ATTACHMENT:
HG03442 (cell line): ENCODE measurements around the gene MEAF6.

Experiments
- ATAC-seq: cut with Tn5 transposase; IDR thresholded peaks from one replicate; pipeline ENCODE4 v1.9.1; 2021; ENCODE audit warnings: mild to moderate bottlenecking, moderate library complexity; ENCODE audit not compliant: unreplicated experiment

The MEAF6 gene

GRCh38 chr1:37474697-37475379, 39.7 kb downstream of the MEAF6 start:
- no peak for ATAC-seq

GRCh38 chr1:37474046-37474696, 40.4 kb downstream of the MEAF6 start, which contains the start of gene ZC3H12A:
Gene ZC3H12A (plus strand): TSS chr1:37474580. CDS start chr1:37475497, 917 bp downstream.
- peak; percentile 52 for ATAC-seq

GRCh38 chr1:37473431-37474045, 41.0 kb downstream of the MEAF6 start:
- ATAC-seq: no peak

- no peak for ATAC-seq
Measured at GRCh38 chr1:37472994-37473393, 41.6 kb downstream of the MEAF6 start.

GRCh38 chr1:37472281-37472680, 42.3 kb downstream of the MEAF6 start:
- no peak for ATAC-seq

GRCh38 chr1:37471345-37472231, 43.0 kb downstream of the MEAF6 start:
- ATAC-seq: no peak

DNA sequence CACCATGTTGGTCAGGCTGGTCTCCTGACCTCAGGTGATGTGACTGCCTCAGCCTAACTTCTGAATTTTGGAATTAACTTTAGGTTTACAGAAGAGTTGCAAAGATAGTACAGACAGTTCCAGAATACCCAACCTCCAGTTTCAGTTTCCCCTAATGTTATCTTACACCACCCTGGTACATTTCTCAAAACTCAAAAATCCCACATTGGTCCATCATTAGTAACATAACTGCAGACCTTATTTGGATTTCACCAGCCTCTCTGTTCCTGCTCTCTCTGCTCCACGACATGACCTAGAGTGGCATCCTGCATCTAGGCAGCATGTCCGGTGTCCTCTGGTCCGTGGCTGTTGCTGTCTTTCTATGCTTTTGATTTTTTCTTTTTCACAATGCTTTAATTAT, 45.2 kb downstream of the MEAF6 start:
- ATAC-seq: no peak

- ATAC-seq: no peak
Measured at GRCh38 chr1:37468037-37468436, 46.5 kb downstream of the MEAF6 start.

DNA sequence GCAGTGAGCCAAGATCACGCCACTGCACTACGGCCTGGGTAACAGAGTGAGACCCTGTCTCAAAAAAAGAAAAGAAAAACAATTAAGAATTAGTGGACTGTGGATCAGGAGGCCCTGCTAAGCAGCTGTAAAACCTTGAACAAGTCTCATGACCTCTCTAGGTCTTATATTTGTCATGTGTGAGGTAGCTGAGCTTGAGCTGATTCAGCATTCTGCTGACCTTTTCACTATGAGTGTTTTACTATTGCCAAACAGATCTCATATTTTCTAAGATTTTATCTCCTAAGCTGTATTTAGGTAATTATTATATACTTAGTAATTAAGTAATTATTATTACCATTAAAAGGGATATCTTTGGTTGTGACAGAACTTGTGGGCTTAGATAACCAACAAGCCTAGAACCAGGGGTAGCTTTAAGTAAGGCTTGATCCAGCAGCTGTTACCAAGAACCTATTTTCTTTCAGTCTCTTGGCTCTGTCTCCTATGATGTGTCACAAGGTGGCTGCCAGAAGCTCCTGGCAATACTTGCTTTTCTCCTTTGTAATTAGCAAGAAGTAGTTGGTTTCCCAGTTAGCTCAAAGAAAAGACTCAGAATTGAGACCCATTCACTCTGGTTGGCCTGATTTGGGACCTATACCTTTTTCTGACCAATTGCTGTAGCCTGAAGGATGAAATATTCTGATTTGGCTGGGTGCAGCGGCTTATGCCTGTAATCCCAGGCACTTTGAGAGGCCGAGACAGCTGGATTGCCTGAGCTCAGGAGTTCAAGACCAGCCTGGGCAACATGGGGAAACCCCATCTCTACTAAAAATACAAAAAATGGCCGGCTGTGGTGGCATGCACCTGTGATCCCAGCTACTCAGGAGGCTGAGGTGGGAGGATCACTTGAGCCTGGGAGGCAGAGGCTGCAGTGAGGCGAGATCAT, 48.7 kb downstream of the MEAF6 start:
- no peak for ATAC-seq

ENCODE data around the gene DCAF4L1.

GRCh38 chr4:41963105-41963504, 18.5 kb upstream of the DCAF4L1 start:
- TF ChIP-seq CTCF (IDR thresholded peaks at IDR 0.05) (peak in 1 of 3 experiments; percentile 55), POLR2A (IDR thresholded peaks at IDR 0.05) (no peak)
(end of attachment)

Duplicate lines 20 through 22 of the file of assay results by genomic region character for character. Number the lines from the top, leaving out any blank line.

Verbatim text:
- ATAC-seq: no peak
Measured at GRCh38 chr1:37468037-37468436, 46.5 kb downstream of the MEAF6 start.

DNA sequence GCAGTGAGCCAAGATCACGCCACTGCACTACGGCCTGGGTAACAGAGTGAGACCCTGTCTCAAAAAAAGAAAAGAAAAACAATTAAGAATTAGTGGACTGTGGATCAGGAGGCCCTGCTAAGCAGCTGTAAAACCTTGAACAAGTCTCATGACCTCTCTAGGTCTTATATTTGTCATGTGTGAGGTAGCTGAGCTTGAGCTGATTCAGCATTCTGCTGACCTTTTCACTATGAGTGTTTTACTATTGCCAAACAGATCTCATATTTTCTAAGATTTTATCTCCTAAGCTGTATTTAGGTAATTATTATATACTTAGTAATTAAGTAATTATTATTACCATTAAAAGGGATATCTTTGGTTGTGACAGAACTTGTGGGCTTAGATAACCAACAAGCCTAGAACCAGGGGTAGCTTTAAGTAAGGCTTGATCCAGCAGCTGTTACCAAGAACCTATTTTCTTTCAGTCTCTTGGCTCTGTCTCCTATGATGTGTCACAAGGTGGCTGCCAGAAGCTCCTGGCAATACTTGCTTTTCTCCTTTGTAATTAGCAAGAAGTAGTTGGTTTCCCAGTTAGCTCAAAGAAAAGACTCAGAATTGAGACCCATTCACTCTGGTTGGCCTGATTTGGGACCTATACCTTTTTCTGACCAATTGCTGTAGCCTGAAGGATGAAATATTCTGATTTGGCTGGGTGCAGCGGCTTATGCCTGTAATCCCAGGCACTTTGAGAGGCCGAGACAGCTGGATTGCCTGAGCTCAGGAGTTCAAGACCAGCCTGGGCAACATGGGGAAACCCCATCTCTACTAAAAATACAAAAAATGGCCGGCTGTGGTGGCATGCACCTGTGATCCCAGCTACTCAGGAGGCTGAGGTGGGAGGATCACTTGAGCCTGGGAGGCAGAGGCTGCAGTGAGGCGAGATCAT, 48.7 kb downstream of the MEAF6 start: